And then they died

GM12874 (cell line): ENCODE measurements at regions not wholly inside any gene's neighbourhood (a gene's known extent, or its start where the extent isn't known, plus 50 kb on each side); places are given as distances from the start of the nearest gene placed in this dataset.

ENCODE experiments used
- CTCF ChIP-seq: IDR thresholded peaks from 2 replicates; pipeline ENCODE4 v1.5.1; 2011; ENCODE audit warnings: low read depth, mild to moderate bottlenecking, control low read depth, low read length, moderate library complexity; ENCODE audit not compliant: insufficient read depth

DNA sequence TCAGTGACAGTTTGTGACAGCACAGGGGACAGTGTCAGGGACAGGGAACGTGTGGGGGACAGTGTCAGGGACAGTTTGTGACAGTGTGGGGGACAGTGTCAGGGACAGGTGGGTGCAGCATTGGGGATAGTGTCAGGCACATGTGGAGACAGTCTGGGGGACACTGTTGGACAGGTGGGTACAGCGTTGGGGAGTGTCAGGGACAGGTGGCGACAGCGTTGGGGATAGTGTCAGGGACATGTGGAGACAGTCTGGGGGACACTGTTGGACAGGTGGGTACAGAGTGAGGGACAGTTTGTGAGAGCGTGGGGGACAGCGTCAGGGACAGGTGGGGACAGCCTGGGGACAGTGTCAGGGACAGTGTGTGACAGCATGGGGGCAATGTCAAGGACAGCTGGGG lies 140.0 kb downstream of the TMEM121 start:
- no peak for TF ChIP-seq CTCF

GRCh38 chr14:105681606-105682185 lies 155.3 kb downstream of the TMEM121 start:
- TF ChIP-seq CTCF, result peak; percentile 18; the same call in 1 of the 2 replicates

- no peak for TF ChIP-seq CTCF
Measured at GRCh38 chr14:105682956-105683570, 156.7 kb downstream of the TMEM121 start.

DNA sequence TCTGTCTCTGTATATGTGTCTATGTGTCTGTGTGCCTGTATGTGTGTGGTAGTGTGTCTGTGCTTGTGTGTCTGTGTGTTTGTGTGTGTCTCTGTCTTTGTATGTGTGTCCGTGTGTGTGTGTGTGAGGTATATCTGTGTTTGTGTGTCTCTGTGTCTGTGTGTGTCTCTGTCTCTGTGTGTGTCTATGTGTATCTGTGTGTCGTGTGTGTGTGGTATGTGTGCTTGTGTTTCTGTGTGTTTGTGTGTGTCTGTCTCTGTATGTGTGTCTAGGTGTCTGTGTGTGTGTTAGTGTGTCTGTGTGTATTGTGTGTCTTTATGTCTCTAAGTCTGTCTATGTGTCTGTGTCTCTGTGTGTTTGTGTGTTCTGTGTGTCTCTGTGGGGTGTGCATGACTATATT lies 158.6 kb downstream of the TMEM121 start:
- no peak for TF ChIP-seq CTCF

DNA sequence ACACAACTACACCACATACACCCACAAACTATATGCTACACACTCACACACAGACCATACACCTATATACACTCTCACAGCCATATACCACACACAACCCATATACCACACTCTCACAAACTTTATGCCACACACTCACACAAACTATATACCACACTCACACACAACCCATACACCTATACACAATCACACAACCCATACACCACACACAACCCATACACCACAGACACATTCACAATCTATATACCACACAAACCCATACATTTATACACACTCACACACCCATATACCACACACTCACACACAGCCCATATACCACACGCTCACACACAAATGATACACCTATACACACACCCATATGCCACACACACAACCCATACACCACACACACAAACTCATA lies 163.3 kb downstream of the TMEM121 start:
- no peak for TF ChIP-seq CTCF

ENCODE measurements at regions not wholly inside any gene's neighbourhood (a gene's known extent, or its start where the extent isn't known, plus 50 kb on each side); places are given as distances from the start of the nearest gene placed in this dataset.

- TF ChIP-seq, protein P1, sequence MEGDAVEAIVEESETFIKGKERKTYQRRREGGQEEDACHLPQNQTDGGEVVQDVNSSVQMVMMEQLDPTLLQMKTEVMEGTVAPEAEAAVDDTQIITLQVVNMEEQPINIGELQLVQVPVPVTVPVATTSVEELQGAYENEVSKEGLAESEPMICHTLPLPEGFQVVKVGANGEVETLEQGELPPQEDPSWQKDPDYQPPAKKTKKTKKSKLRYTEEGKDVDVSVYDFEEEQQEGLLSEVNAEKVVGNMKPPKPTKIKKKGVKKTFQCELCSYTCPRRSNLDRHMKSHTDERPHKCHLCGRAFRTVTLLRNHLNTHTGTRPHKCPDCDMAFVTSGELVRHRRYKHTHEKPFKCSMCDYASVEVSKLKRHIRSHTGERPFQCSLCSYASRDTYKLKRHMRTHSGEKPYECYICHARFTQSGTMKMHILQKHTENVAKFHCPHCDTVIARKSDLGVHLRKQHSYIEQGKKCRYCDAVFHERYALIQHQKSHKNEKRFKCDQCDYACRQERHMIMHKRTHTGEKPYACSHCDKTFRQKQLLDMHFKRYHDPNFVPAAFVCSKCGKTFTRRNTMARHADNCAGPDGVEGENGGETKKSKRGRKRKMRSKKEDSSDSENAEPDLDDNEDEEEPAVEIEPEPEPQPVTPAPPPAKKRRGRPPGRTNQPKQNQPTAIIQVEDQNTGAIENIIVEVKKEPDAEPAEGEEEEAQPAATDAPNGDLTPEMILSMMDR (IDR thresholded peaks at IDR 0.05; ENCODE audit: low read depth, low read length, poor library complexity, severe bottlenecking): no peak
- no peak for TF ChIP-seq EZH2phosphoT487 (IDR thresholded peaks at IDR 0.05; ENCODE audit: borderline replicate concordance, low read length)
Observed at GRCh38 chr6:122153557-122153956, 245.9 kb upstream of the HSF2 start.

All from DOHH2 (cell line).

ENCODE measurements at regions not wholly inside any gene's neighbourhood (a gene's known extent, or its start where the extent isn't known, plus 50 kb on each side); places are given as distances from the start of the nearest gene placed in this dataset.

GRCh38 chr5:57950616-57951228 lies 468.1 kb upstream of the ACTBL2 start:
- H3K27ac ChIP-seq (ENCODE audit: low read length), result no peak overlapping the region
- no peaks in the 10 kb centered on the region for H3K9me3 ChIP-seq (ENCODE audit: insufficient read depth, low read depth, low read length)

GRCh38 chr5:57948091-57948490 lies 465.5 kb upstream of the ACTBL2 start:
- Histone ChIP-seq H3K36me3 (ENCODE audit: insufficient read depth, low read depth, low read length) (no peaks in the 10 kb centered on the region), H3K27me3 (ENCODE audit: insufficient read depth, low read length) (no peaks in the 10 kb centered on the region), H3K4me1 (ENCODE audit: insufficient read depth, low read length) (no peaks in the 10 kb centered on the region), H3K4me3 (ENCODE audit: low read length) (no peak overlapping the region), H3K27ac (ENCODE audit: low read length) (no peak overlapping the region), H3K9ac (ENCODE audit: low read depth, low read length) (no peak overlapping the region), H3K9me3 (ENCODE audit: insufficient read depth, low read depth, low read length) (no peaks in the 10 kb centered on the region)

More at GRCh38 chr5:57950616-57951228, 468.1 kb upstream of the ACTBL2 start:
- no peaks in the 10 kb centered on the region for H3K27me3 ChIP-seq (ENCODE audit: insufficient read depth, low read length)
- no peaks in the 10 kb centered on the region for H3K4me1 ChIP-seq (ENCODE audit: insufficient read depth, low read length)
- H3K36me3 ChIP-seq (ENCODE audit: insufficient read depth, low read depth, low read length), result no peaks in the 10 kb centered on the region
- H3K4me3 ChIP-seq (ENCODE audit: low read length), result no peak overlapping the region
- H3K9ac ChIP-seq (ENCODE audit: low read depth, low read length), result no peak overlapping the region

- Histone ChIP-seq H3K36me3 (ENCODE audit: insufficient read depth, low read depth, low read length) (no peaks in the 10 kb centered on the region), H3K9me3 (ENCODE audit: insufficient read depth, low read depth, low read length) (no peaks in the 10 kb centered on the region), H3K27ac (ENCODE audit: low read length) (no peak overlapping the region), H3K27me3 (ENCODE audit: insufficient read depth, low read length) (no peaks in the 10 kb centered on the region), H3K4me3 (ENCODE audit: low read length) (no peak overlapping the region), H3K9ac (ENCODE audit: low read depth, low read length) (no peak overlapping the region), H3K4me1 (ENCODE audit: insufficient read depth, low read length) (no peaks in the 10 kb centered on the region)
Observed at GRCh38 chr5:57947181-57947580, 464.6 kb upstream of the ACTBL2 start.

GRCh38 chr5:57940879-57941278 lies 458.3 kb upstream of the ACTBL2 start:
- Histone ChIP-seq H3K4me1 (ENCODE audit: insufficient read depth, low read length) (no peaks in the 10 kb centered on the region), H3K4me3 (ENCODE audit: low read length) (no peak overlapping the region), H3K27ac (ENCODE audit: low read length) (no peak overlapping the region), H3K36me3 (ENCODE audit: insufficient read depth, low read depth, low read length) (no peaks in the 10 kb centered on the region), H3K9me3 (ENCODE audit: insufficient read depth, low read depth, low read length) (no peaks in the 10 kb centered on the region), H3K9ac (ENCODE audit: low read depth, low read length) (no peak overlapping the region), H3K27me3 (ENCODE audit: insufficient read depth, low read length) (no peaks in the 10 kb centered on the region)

There’s a rule against having someone pull out a gun in a short story, and there’s probably one too about ending a poem with “And then they died,” but today the light is sharp, and I’m alone (save a GIANT diet pepsi). Eva and I walked four blocks with me trying to think of the word nostalgia but all I could think of was the word nostalgia. It’s like nostalgia, I said, but it’s not. I remember so distinctly the first time I felt nostalgic. It was 2003. I was walking up University Place and the weather had just started to turn cold. The feeling was so sharp and deep and real, and when I arrived at the building I was walking to I went in, and I told people. I said, I just experienced nostalgia for the first time. I think people shrugged or didn’t listen. Maybe someone said, Oh. A dozen years later, walking those blocks with Eva, I thought I was all wrong about the word. I thought: this can’t be nostalgia because I feel that all the time; there has to be something more intense, but it was just nostalgia. One day, I’ll try to reach out to you, and someone will have to tell me that you’re dead.